High-SchoolGirl: Team chemistry

All-Star Spotlight: Go ahead and motivate

December, 15, 2011
12/15/11
2:42
PM ET
Every week in “All-Star Spotlight,” members of the ESPNHS All-Star team tackle a hot topic in high school sports. Today, Bella Rutkowski, a senior at Simsbury (Conn.), shows how hard work at practice can motivate the rest of your team.

Imagine your average girls’ high school sports team running its daily 2-mile warm-up run before practice.

high school
Courtesy of Bella RutkowskiBella Rutkowski is a senior at Simsbury (Conn.) and a member of the ESPNHS All-Star team.
When I imagine this scenario, I picture the majority of girls running together at an average pace, a couple lagging slightly behind, and those two or three girls that always have to be first. Well, during one of my field hockey seasons, I was one of those girls.

Now keep in mind, I was one of those girls only because my closest friend on the team pushed me to run as fast as I could and not give in to my body every time it told me I was about to die.

Over the course of that season I had mixed feelings about always being one of the first girls to return to the coach after the warm-up run.

On one hand, I was thankful that my friend dragged me (literally) through each of those runs and raised my standard of physical feats. I felt motivated and slightly smug when I would be one of the first girls to pass the guys’ soccer fields on the run back. I also felt extremely strong and confident in my running ability that season, and I probably had most of my best field hockey games that year due to my physical skill as well as my confident mental state.

On the other hand, however, being one of the first to finish something always ends up with you having stepped on some people’s toes along the way. Some girls were noticeably frustrated when I would beat them back to the starting point.

Luckily for me, over the course of the season all the girls became more motivated and we were all running alongside each other by the end of the season. The girls who had been running behind the group ended up becoming more motivated when pushed by us, their teammates, just like my friend had done for me.

Throughout this experience I’ve realized that when a team applies an effective strategy and makes it work for everyone, the result will be a positive one.

All-Star Spotlight: Teammates turn into family

November, 17, 2011
11/17/11
11:10
AM ET
Every week in “All-Star Spotlight,” members of the ESPNHS All-Star team tackle a hot topic in high school sports. Today, Caroline Metcalf-Vera, a sophomore track and field and soccer player at Dedham (Mass.), describes how her teammates became her family.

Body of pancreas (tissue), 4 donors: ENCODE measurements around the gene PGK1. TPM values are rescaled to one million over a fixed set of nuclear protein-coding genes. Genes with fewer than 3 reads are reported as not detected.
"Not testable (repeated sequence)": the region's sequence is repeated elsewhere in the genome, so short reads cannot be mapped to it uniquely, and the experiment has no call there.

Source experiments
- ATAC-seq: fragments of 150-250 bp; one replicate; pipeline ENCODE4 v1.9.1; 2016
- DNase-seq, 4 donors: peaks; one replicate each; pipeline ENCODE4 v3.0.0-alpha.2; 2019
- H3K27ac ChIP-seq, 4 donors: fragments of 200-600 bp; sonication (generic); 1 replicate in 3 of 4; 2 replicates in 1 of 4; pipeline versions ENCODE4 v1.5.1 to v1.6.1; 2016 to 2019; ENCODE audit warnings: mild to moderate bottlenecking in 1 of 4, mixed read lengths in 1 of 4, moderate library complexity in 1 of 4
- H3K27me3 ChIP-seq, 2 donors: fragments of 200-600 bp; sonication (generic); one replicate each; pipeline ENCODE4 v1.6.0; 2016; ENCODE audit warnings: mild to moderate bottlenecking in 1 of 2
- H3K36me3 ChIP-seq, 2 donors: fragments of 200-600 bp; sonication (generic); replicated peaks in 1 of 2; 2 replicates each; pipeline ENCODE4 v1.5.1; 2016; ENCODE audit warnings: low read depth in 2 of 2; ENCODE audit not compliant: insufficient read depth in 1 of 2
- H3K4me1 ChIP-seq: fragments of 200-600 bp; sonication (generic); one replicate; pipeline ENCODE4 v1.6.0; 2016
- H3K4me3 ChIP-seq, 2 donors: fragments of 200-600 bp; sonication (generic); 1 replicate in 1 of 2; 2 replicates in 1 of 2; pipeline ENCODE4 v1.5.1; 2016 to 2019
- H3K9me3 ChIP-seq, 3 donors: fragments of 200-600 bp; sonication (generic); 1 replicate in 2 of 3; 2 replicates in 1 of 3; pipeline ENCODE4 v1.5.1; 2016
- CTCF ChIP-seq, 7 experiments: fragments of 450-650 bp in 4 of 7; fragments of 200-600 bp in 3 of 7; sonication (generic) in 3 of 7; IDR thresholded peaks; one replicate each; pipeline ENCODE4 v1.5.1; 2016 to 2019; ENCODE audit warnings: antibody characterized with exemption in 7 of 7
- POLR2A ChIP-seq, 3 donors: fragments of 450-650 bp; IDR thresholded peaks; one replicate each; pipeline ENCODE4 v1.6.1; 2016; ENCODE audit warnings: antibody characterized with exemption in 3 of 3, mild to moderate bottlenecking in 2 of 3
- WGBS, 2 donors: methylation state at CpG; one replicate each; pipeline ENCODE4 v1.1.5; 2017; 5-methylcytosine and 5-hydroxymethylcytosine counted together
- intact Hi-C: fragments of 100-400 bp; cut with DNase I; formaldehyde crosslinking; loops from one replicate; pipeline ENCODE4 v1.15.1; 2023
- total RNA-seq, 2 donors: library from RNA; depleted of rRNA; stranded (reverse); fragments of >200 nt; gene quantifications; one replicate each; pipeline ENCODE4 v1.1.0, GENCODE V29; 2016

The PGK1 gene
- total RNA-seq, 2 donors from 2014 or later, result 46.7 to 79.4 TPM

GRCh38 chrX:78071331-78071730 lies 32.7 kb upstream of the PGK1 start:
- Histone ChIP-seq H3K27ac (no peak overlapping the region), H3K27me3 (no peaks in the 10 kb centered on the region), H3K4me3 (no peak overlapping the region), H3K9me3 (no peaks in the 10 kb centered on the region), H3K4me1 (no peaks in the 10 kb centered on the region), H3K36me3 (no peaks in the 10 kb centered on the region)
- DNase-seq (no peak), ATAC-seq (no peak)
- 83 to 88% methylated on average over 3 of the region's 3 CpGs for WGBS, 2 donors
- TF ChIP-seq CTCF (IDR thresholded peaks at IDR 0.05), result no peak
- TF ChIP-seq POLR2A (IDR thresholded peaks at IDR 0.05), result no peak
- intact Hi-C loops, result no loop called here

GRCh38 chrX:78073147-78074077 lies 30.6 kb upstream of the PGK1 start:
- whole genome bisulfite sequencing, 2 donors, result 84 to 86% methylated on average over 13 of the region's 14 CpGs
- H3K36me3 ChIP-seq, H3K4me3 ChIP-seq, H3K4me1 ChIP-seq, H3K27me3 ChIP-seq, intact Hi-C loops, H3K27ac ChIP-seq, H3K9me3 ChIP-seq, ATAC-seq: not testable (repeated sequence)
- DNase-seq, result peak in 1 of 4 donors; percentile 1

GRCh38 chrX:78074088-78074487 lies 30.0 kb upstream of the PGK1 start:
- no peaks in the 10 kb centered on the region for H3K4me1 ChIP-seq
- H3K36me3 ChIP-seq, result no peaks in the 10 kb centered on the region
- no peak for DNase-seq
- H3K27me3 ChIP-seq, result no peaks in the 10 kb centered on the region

high school
Courtesy of Caroline Metcalf-VeraCaroline Metcalf-Vera is a sophomore track and field and soccer player at Dedham (Mass.) and a member of the ESPNHS All-Star team.
Team and family. I tend to use those words interchangeably. For four months, you spend every day with your team. Your bond becomes unbreakable. You do everything together.

My season ended last Thursday, and the hardest thing to do was say goodbye. Our team spent every waking moment together. We had team dinners three times a week, and on the days we didn’t have dinner we would have a game.

On the days of the games we would either wear our uniforms to school or dress up. Starting from the first day of school, we dressed up as nerds, gangsters and fairies. On the days we had night games we would do a “black out” by dressing in all black.

Our biggest concern was getting ready for our game, not how we appeared to the rest of the school. And trust me, we went all-out. Walking into school in suspenders, rolled up pants, glasses, braided pigtails, and mismatched socks was probably one of the funniest things I’ve ever done.

Caroline Metcalf-Vera
Courtesy of Caroline Metcalf-VeraCaroline Metcalf-Vera says bonding activities turned her Dedham (Mass.) teammates into family.
We would do absolutely everything to psych ourselves up. We had our warm-up CD, which we would play in a specific order on the bus and at the field. On the long bus rides, we would make up dances.

It didn’t matter how crazy we looked to the rest of the world; we had our eyes on the prize and we were ready to play. I personally believe that the way we played had something to do with what we did to psych ourselves up. If our heads weren’t in the game that morning in school, we wouldn’t play well.

Come the end of the season, we fought as hard as we could not to go home.

The hardest part was saying goodbye to your family, but you never forget the memories that were made.

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